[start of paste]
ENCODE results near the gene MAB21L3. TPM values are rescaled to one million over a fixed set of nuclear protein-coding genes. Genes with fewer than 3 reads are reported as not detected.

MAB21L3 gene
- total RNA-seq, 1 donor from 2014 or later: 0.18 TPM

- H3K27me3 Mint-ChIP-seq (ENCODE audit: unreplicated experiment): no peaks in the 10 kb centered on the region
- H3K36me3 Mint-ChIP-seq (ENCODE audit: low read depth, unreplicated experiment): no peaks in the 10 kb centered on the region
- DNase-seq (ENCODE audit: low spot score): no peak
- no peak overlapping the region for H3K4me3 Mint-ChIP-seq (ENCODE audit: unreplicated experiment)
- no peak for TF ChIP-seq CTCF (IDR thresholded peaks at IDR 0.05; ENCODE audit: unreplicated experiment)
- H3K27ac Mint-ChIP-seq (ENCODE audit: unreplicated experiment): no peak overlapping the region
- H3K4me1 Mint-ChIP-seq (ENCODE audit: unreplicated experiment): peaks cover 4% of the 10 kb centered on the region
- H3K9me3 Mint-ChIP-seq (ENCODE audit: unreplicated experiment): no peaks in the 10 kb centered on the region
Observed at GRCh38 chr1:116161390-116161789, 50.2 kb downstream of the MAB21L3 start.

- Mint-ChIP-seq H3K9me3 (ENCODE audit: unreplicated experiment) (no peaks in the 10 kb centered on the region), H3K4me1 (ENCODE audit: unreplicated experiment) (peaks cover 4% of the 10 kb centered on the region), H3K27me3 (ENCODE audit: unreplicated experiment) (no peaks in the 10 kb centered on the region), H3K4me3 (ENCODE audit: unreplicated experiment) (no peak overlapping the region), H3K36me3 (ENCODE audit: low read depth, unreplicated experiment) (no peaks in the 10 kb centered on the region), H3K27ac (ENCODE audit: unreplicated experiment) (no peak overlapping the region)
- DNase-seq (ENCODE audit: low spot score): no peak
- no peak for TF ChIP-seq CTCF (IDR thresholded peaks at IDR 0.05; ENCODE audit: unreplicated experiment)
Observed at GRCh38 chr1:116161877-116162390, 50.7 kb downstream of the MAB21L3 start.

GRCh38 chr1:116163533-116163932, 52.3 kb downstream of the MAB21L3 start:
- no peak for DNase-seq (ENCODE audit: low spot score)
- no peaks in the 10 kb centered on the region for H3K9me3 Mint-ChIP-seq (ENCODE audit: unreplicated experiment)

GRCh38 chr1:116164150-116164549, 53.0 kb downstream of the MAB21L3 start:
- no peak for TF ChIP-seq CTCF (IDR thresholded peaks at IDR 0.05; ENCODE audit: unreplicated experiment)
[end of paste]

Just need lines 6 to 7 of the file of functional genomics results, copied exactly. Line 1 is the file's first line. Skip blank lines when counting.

- DNase-seq (ENCODE audit: low spot score): no peak
- no peak overlapping the region for H3K4me3 Mint-ChIP-seq (ENCODE audit: unreplicated experiment)